“No…wait…”  But by then she’d taken him too far.  

    He moved across and into her in his ordinary way, but Elyse responded with unmatched joy to his movements, moaning and purring, rubbing her body against his in strange circular motions, connecting all of herself to all of him slowly and deliberately.  It reminded him of his nineteenth summer, when sex was fresh and new and he was just a boy trying to lose himself in the flesh of a woman before shipping off to war. When Elyse finally climaxed, her entire body shuddered as if the experience electrocuted her.  Another moan escaped from her as her head fell back against the armrest of the couch.

    Mark leaned against the cushions, running his fingers up Elyse’s thigh to her belly button.  Now that they were finished, she wasn’t moving at all. She had even stopped her steady purring.  He moved over and kissed her, but she stayed still. Completely still.

    “Hey,” he said.  “Was it that good? Elyse?” No reaction.

    He placed his two fingers on the inside of her wrist.  Nothing. His heart raced. He held his ear to her chest and felt the same stillness.  

    “Holy shit!”  Going quickly through his jean pockets he realized he’d left his phone in the car.  “Crap!” Elyse had dropped her purse in front of the bathroom door. He dumped out its contents – lipstick, a crumpled twenty, sunglasses – a phone! – and a medical ID bracelet with  “Arrhythmia” engraved on it. “Holy shit,” he whispered.

    He could barely steady his hand to press the numbers.  Nine. One. One.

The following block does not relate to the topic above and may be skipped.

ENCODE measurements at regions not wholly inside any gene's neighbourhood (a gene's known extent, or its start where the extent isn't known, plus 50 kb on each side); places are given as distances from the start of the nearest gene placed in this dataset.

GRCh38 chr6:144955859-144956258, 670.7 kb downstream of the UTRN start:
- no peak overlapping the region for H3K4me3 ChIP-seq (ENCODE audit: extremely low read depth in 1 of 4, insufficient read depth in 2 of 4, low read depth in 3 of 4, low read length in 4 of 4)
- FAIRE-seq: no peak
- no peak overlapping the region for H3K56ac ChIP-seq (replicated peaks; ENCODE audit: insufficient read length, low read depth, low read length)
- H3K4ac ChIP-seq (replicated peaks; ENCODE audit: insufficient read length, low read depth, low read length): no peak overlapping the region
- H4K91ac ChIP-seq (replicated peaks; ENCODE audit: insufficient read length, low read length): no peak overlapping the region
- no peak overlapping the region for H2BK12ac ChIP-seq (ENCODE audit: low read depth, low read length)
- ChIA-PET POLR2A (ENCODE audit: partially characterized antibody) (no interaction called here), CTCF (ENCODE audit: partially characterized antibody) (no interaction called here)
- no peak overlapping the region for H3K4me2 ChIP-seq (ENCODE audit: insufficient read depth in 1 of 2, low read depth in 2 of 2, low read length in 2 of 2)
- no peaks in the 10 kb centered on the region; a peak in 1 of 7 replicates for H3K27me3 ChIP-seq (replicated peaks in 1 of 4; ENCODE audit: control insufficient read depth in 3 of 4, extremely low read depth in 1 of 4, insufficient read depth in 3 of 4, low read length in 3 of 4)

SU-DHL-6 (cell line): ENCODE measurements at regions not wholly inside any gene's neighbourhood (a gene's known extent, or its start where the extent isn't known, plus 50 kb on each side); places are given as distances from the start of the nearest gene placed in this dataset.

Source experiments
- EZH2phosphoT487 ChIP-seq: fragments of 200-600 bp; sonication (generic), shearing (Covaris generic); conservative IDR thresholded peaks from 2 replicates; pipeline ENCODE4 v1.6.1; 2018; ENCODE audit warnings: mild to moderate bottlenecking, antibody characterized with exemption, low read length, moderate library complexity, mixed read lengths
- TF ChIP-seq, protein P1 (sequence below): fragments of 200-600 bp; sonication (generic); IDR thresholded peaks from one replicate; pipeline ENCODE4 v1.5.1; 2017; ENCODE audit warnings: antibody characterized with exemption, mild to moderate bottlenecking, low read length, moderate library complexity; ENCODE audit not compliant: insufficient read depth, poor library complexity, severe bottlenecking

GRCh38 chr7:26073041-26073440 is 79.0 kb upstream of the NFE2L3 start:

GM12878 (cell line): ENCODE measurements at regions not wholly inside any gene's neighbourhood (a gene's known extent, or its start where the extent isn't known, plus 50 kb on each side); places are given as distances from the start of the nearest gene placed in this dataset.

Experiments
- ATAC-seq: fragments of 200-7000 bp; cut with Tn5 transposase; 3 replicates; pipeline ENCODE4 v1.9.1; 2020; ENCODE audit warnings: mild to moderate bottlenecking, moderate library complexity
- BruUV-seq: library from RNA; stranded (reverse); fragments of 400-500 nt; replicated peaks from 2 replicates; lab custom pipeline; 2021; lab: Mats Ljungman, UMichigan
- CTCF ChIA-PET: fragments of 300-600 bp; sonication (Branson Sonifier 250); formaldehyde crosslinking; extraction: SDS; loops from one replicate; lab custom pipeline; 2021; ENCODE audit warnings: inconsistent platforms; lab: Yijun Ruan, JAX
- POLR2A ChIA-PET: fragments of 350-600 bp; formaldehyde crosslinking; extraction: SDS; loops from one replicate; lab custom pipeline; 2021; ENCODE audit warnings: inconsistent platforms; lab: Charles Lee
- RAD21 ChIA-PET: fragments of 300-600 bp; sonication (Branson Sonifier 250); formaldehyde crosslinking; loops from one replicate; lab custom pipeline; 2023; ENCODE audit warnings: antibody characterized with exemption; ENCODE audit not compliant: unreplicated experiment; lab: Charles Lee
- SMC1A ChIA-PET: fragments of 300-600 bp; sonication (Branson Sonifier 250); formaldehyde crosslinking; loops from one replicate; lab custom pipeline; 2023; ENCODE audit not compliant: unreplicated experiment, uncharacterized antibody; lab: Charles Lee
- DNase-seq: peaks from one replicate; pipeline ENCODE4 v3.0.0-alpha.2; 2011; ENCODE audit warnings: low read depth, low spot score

“I need an ambulance,” he yelled at the dispatcher.  “I need an ambulance!”

    “Calm down sir.  Can you tell me where you are?”

    Where the hell was he?  Had they turned off of the street the bar was on?  He ran to the window. “I’m on Grace Street, near Boulevard.”  

    “What happened?”

    “My, my…” Would they believe a girl so young had been on a date with him?  “My neighbor is unconscious. I came in to check on her because I heard a noise and, and found her just lying here.”  What if they thought he’d killed her? Out. Get out!

    “Is she breathing sir?”  

    Mark searched through the scattered contents of Elyse’s purse.

    “Sir, did you check to see whether she’s breathing?”

    He found it!  “I…no… she, she’s at 2606 West Grace Street---” He opened the door and found the number. “Apartment 3C.  Hurry!” Ending the call, he shoved the phone in his pocket and looked hurriedly around the apartment for anything that could connect him to Elyse.  His condom lay on the coffee table, the end neatly tied, and he grabbed it before moving quickly but quietly down the stairs into the night air. The sound of sirens came from the direction of his car, and he purposefully walked the opposite way.  

    He walked without destination, wanting only to get as far away from Elyse as he could, trying not to see her as he’d left her, head back, mouth in a tiny “O”, flesh motionless, the rosy glow already beginning to fade.  He wished he’d covered her before he left.

    He stopped walking and pulled the phone out. The dead girl’s phone.  Less than an hour ago all of the contacts saved in the phone were connected in one way or another to a living, breathing person.  Mother, father, brother, sister, friends? People who would never know Mark, who would have nobody to blame. Unless, of course…

    NO. He’d done nothing wrong.  He had nothing to confess.